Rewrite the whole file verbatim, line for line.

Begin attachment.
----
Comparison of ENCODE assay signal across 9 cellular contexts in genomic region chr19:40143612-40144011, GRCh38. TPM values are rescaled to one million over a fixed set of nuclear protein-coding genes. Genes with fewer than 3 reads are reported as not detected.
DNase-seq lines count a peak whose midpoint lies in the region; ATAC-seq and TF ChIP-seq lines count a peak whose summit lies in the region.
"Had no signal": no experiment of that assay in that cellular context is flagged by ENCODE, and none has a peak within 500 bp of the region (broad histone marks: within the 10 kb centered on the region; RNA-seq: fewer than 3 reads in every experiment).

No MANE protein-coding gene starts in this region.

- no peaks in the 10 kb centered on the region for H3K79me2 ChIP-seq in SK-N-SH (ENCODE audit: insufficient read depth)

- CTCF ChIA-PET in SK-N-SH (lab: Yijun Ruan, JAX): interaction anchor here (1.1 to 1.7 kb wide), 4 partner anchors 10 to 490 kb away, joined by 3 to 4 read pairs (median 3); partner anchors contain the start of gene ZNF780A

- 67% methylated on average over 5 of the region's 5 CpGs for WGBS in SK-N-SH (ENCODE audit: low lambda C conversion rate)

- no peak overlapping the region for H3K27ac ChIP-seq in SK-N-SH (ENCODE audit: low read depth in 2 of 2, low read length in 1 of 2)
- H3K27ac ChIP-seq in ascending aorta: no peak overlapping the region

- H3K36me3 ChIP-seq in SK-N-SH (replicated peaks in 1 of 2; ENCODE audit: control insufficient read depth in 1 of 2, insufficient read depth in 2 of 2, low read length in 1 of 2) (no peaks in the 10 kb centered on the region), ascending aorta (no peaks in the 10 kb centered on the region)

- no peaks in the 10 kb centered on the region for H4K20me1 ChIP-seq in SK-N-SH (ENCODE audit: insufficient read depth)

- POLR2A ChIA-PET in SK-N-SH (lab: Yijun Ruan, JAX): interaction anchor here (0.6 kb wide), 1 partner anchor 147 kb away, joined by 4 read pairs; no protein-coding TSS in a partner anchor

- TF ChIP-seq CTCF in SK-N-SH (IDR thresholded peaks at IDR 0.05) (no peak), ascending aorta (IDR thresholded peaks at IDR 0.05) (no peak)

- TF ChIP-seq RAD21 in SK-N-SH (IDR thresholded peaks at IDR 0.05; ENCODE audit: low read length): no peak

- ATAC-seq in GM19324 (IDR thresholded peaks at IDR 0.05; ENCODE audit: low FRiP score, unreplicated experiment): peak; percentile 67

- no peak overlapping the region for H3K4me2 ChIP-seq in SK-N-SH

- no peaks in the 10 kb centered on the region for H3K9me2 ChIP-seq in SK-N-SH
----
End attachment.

Comparison of ENCODE assay signal across 9 cellular contexts in genomic region chr19:40143612-40144011, GRCh38. TPM values are rescaled to one million over a fixed set of nuclear protein-coding genes. Genes with fewer than 3 reads are reported as not detected.
DNase-seq lines count a peak whose midpoint lies in the region; ATAC-seq and TF ChIP-seq lines count a peak whose summit lies in the region.
"Had no signal": no experiment of that assay in that cellular context is flagged by ENCODE, and none has a peak within 500 bp of the region (broad histone marks: within the 10 kb centered on the region; RNA-seq: fewer than 3 reads in every experiment).

No MANE protein-coding gene starts in this region.

- no peaks in the 10 kb centered on the region for H3K79me2 ChIP-seq in SK-N-SH (ENCODE audit: insufficient read depth)

- CTCF ChIA-PET in SK-N-SH (lab: Yijun Ruan, JAX): interaction anchor here (1.1 to 1.7 kb wide), 4 partner anchors 10 to 490 kb away, joined by 3 to 4 read pairs (median 3); partner anchors contain the start of gene ZNF780A

- 67% methylated on average over 5 of the region's 5 CpGs for WGBS in SK-N-SH (ENCODE audit: low lambda C conversion rate)

- no peak overlapping the region for H3K27ac ChIP-seq in SK-N-SH (ENCODE audit: low read depth in 2 of 2, low read length in 1 of 2)
- H3K27ac ChIP-seq in ascending aorta: no peak overlapping the region

- H3K36me3 ChIP-seq in SK-N-SH (replicated peaks in 1 of 2; ENCODE audit: control insufficient read depth in 1 of 2, insufficient read depth in 2 of 2, low read length in 1 of 2) (no peaks in the 10 kb centered on the region), ascending aorta (no peaks in the 10 kb centered on the region)

- no peaks in the 10 kb centered on the region for H4K20me1 ChIP-seq in SK-N-SH (ENCODE audit: insufficient read depth)

- POLR2A ChIA-PET in SK-N-SH (lab: Yijun Ruan, JAX): interaction anchor here (0.6 kb wide), 1 partner anchor 147 kb away, joined by 4 read pairs; no protein-coding TSS in a partner anchor

- TF ChIP-seq CTCF in SK-N-SH (IDR thresholded peaks at IDR 0.05) (no peak), ascending aorta (IDR thresholded peaks at IDR 0.05) (no peak)

- TF ChIP-seq RAD21 in SK-N-SH (IDR thresholded peaks at IDR 0.05; ENCODE audit: low read length): no peak

- ATAC-seq in GM19324 (IDR thresholded peaks at IDR 0.05; ENCODE audit: low FRiP score, unreplicated experiment): peak; percentile 67

- no peak overlapping the region for H3K4me2 ChIP-seq in SK-N-SH

- no peaks in the 10 kb centered on the region for H3K9me2 ChIP-seq in SK-N-SH